Adobe Reader is really slow when it starts, no matter if you are loading only the program or have double-clicked on a pdf document that you want displayed in the application. It is certainly even slower if you load a pdf file into it, and maybe even more so if it is hosted remotely and not locally. Adobe Reader is slow which can be a very frustrating experience, especially if the pdf document that you try to load is not larger than a couple hundred Kilobytes.
The loading speed is one of the prime reasons why Adobe Reader users switch to third party programs promising faster speeds.
The reason why it is loading so slow is simple: Adobe Reader is loading plugins when it starts and this increases load times tremendously. Most users don't need all of the plugins and that is what we are going to use to our advantage to speed up the software. Basically, we remove plugins that we do not need from being loaded at startup.
To do this browse to your plug_ins directory of your Adobe installation and move plugins into a newly created folder called optional.
The default directory for Adobe Reader 7 is for instance C:\Program Files\Adobe\Acrobat 7.0\Reader\plug_ins
Make sure you remove all plugins except the following ones: EWH32.api, print*.api, and Search*.api
Load a pdf afterwards and see how fast it loads and check if you miss a feature. If you do try to find out which plugin is needed for the feature and move it into the plug_ins folder again. The only option here is to use the name of the plugin to guess its functionality, or use trial and error to move one after another into the original folder until you have found the right plugin for the job.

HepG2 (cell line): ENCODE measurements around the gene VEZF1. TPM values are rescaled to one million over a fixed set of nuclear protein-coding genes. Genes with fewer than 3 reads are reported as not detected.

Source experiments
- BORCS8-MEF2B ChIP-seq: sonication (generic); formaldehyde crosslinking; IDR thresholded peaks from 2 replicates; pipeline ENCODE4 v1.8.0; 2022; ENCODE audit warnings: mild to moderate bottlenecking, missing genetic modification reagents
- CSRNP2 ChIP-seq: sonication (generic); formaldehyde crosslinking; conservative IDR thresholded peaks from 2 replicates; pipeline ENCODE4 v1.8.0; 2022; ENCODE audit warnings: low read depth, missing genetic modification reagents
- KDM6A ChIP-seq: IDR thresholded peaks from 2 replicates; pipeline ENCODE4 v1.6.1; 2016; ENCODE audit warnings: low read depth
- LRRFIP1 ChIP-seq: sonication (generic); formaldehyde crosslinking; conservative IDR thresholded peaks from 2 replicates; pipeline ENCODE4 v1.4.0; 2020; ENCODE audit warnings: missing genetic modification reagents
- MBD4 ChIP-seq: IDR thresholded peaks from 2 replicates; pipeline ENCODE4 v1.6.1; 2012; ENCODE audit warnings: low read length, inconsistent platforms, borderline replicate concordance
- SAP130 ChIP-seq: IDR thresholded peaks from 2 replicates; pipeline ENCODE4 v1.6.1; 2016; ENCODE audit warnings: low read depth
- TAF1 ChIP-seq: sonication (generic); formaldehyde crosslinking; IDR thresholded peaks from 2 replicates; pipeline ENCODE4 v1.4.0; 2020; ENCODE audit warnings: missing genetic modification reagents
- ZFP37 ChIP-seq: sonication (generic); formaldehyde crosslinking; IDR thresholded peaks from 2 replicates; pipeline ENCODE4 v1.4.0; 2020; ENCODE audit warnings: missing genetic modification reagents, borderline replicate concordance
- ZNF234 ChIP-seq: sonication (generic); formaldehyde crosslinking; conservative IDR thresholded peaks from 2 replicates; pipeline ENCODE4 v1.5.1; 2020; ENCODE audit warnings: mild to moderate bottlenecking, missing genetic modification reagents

Update: The Adobe Reader plugin directory has not really changed, other than the version number. The latest Adobe Reader plugin directory for instance is C:\Program Files\Adobe\Reader 10.0\Reader\plug_ins where you find lots of plugins listed in.
You can find out more about each plugin listed here by starting Adobe Reader and selecting Help > About Adobe Reader Plugins. Here you find the names of the plugins and their file names, as well as a short description of what it does.
Advertising revenue is falling fast across the Internet, and independently-run sites like Ghacks are hit hardest by it. The advertising model in its current form is coming to an end, and we have to find other ways to continue operating this site.
We are committed to keeping our content free and independent, which means no paywalls, no sponsored posts, no annoying ad formats or subscription fees.
If you like our content, and would like to help, please consider making a contribution:
Ghacks is a technology news blog that was founded in 2005 by Martin Brinkmann. It has since then become one of the most popular tech news sites on the Internet with five authors and regular contributions from freelance writers.